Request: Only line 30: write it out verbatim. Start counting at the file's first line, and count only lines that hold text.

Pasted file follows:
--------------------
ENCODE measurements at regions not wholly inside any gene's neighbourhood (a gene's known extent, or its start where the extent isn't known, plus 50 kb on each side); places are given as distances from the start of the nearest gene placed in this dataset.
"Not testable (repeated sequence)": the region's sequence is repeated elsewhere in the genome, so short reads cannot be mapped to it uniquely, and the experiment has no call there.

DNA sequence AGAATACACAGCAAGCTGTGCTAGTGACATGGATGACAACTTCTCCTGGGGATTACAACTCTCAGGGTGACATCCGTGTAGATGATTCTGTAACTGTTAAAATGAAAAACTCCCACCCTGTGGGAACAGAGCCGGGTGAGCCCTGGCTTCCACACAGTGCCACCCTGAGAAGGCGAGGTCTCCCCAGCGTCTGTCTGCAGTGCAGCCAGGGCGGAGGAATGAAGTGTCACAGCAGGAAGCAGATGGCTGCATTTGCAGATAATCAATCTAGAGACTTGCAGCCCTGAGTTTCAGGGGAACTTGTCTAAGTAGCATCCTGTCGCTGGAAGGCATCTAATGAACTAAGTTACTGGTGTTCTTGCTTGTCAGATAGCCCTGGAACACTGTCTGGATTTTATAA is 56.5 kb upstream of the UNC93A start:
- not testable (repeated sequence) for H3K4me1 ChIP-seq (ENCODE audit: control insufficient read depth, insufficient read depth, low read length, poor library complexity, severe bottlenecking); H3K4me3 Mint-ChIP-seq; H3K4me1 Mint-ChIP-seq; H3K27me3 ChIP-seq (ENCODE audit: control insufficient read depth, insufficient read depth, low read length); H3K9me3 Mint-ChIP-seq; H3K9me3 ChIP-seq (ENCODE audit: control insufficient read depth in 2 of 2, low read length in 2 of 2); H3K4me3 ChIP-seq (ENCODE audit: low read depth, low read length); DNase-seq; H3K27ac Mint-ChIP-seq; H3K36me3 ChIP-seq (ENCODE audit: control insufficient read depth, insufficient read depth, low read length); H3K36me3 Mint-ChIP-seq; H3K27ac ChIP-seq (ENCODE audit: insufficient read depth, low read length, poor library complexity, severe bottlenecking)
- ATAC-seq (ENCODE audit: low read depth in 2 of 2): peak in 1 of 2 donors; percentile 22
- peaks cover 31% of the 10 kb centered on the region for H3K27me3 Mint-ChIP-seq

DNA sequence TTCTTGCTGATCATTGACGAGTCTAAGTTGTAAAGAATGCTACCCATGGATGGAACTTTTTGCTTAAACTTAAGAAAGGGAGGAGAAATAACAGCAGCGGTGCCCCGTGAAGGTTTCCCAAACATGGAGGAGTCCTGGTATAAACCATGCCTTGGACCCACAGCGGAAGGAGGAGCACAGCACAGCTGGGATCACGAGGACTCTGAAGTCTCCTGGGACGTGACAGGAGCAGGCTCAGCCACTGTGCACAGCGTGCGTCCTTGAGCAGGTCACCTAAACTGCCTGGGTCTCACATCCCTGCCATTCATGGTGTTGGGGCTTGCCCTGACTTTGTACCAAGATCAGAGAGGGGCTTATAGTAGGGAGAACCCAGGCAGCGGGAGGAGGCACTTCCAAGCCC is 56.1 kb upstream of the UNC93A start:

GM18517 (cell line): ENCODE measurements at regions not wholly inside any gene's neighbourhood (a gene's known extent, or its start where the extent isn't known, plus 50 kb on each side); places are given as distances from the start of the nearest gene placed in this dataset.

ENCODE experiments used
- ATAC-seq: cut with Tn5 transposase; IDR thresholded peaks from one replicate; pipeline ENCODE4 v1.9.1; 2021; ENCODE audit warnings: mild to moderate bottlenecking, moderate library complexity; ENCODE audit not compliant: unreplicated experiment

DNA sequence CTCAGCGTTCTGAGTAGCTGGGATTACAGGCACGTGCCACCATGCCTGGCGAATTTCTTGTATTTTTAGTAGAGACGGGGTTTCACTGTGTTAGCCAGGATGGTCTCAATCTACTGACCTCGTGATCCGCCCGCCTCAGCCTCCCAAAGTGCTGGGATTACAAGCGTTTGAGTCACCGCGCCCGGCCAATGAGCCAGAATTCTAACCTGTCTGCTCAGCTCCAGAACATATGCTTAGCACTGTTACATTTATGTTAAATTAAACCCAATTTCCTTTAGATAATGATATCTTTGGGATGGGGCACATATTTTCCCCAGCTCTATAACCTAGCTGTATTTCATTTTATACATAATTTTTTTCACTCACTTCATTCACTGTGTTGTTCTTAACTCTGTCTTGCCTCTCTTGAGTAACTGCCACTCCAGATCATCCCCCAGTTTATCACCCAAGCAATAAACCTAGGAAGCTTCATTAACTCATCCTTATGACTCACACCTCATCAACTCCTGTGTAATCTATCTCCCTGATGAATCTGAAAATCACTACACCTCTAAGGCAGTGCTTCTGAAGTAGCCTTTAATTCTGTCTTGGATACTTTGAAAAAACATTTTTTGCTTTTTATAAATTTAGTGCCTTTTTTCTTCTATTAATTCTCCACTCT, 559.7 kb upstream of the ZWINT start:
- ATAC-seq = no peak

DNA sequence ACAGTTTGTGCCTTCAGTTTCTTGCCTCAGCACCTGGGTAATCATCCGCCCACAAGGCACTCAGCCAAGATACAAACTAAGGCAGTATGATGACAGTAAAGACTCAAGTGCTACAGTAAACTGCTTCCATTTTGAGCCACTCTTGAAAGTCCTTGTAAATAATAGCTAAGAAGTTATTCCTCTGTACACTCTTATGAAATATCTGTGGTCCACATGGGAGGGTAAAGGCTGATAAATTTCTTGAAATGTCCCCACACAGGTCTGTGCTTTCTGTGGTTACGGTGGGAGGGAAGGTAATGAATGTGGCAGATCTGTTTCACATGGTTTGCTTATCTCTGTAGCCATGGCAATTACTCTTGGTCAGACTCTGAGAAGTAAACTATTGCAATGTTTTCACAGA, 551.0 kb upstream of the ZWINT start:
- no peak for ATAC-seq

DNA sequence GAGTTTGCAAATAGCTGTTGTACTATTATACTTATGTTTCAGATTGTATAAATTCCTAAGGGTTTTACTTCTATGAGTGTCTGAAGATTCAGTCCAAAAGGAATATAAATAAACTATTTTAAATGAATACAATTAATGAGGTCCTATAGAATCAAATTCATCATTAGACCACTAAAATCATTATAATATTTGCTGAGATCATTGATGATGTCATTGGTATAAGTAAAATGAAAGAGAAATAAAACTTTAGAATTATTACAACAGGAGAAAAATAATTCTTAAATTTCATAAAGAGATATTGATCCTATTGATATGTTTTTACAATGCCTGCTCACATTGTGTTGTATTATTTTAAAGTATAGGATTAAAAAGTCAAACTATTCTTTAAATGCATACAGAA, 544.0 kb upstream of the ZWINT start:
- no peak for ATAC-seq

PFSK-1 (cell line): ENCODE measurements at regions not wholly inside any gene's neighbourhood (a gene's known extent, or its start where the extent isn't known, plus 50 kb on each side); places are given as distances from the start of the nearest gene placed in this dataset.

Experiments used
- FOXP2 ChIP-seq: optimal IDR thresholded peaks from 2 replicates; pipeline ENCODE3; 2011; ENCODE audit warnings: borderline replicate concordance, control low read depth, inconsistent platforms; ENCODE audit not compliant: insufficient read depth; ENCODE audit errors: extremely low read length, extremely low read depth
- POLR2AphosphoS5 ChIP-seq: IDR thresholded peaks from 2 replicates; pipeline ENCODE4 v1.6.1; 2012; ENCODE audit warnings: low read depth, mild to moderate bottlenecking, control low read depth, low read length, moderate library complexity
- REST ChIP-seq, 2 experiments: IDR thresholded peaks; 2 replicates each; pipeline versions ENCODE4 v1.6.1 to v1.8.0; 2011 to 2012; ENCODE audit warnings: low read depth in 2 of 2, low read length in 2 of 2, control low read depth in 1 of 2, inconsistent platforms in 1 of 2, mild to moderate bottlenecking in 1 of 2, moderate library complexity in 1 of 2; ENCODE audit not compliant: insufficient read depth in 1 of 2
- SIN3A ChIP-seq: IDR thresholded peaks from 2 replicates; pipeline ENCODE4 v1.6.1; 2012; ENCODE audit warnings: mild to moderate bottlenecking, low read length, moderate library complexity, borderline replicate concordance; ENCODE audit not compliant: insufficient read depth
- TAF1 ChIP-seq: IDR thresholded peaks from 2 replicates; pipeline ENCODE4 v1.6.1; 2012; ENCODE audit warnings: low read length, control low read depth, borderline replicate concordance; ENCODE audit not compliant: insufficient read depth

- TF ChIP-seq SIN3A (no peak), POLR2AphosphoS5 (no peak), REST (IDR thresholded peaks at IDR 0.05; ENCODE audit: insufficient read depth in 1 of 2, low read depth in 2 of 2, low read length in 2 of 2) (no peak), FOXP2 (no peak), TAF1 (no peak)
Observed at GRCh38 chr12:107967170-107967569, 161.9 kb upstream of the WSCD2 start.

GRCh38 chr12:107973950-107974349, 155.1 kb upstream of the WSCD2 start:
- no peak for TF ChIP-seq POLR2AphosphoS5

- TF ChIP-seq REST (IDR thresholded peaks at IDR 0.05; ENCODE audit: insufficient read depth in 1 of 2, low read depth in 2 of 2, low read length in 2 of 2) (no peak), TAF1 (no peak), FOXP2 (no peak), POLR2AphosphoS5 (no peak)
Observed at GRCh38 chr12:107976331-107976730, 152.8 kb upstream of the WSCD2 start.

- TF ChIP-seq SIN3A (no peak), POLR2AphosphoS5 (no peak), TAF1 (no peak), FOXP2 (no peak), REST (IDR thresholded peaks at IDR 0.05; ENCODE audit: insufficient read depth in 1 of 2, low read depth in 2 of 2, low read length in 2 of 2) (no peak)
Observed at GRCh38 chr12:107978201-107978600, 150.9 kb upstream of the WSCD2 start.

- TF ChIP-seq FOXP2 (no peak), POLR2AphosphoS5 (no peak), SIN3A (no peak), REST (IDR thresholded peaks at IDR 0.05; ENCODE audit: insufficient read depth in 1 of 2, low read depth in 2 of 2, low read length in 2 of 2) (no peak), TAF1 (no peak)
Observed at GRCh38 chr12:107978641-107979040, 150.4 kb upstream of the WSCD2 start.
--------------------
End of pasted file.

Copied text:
- TF ChIP-seq SIN3A (no peak), POLR2AphosphoS5 (no peak), TAF1 (no peak), FOXP2 (no peak), REST (IDR thresholded peaks at IDR 0.05; ENCODE audit: insufficient read depth in 1 of 2, low read depth in 2 of 2, low read length in 2 of 2) (no peak)